Ladies, here's why you shouldn't automatically assume you are lactose intolerant

Experts have an urgent warning for women who think they’re lactose intolerant and have stopped eating dairy.

New research from Roy Morgan shows women are three to four times more likely to report being lactose intolerant than men across all age groups, however it is not clear whether all of the 15,000 people surveyed did in fact have clinically diagnosed lactose intolerance, leading to experts to issue a warning to women who believe they are without being tested.

A common response to self-perceived lactose intolerance is to exclude dairy from the diet immediately at the first sign of a perceived issue such as diarrhoea or bloating.

Aloysa Hourigan, senior nutritionist at Nutrition Australia, has advised people against doing this, telling The New Daily cutting out dairy can lead to other chronic health problems, including osteoporosis, diabetes and hypertension.

“If you start avoiding all dairy foods and don’t substitute with foods with similar protein and calcium value, then you could be missing out on some key nutrients,” she said.

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“If you don’t get enough calcium then there is a risk to your bone health and other metabolic processes. Protein is essential for muscle repair, enzyme and hormone production and a range of other body functions”.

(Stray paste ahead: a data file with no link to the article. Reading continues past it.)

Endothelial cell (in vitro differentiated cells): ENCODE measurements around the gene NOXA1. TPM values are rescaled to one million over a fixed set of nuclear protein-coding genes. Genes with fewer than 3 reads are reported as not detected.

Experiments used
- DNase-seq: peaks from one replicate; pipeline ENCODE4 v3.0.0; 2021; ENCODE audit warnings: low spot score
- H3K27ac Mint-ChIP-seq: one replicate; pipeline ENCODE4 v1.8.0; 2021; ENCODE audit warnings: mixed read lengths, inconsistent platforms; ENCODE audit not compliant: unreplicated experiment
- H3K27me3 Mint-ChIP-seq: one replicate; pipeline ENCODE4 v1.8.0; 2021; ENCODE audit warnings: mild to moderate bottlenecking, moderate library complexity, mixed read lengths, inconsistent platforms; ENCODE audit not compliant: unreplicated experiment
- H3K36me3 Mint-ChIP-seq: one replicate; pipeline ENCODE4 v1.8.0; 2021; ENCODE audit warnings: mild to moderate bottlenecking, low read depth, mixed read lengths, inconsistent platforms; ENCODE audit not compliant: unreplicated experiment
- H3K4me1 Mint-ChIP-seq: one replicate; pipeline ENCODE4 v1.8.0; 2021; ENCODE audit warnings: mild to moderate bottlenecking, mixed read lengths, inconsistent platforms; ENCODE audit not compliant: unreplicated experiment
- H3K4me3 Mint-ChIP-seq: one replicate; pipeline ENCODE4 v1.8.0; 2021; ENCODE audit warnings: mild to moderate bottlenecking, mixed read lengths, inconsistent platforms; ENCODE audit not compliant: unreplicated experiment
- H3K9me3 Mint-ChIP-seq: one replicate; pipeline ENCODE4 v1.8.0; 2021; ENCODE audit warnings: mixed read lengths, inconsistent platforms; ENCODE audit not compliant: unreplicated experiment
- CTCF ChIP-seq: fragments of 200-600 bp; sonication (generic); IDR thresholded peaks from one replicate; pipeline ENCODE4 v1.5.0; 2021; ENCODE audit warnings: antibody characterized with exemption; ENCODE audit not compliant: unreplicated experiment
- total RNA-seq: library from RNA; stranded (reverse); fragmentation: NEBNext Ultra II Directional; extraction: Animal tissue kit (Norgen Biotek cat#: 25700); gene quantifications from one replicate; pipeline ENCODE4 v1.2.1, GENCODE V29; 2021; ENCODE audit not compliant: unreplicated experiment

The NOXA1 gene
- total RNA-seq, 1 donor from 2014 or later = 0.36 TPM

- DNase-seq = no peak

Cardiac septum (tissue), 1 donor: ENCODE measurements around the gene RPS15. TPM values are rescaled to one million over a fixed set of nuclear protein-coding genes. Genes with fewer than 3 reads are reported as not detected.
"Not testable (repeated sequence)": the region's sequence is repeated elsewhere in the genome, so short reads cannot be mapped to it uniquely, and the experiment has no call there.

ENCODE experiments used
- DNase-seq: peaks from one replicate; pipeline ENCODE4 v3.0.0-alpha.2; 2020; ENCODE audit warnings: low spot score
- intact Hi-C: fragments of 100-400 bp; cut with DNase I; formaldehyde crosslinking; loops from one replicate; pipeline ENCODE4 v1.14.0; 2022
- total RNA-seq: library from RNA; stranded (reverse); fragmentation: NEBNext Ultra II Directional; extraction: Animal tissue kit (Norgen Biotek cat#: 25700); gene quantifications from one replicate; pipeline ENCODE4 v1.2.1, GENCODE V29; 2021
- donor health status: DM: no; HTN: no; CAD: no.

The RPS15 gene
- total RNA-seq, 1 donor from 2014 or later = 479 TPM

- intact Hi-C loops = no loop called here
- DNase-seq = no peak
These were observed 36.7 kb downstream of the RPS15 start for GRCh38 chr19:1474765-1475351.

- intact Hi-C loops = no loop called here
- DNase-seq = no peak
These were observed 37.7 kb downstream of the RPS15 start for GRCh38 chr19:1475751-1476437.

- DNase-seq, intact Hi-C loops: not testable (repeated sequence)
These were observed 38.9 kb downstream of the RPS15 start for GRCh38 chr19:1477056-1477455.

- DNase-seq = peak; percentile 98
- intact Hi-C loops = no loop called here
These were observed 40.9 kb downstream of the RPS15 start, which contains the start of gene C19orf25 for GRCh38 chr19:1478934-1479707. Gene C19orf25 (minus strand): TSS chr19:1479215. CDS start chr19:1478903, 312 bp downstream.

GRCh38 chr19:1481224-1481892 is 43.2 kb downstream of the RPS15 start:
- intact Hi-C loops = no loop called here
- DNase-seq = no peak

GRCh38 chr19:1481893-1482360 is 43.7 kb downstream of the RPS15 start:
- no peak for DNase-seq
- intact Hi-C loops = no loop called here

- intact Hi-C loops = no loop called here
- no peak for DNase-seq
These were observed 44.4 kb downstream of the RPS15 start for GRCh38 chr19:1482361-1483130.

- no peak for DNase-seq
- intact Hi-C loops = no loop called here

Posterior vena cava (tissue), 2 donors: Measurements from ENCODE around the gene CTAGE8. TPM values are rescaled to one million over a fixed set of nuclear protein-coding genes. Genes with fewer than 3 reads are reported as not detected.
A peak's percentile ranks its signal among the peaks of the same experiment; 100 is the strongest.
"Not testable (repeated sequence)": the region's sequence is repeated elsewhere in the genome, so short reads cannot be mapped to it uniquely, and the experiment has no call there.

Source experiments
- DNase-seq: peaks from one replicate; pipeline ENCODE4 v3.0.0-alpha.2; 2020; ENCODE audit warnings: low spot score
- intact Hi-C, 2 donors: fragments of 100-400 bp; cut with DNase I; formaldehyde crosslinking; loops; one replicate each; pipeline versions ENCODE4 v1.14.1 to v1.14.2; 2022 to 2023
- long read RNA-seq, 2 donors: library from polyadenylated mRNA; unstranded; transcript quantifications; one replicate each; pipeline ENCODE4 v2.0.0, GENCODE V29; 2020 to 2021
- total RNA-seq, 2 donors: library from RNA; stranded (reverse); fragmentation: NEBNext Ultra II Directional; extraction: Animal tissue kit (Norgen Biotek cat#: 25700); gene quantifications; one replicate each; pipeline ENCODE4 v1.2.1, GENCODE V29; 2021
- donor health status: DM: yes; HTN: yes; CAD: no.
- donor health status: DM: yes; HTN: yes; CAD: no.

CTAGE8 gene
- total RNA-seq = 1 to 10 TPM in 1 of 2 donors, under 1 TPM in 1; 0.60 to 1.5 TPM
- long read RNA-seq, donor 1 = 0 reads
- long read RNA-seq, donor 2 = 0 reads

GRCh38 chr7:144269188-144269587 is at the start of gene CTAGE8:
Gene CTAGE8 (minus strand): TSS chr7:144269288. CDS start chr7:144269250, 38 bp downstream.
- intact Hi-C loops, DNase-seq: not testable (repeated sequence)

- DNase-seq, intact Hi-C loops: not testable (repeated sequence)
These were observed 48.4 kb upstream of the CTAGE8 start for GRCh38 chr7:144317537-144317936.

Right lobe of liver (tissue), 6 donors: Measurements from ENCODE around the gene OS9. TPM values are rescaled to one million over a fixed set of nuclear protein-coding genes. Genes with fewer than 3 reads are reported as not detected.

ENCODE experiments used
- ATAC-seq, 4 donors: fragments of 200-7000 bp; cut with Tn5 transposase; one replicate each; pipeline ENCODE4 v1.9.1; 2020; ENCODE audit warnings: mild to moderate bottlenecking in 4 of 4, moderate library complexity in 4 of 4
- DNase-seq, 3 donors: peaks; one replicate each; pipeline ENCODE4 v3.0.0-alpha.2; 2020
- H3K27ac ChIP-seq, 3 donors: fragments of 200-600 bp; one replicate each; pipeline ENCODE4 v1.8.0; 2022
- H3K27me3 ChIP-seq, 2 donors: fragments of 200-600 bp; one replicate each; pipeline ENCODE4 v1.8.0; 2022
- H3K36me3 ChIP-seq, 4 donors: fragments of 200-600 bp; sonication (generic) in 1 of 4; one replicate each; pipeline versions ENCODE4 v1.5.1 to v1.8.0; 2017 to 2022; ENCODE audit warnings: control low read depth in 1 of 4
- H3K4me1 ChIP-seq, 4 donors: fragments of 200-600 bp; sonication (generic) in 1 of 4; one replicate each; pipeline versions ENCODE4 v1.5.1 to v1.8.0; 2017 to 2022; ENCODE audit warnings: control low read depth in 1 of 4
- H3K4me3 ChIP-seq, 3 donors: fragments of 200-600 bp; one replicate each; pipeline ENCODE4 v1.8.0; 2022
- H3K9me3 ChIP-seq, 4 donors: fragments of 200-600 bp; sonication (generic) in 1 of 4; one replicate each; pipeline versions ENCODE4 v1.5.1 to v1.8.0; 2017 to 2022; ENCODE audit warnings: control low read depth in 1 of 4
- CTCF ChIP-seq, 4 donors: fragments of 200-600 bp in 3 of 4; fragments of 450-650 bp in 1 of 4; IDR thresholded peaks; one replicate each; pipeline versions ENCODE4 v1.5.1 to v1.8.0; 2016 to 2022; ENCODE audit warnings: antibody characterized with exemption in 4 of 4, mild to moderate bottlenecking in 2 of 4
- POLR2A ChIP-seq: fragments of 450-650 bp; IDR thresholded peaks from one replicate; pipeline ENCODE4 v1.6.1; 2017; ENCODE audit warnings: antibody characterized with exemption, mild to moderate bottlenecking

And even if you do have a lactose intolerance, you do not necessarily need to avoid dairy altogether. A lactose intolerant adult can still tolerate 5-7 grams of lactose per day.

“Lactose is not present in high amounts in all dairy foods,” Ms Hourigan said. “Hard cheeses have negligible lactose but still provide a good source of calcium and protein”.

“You could potentially get the nutrients in milk from other food sources – however, not always in the same balance – so this is why it is a good idea to seek the advice of an accredited practising dietitian or other appropriately qualified health professional”.

Professor Maximilian de Courten, Director of the Centre for Chronic Disease Prevention and Management at Victoria University said the symptoms of lactose intolerance can actually mean something else entirely.

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“One condition which has very similar symptoms (to lactose intolerance) is Irritable Bowel Syndrome,” he said.

Anyone who thinks they are lactose intolerant should get confirmation from their doctor and an action plan, before swearing off dairy permanently.


Tell us: do you have a lactose intolerance? Has this been proven? How do you keep your lactose levels up?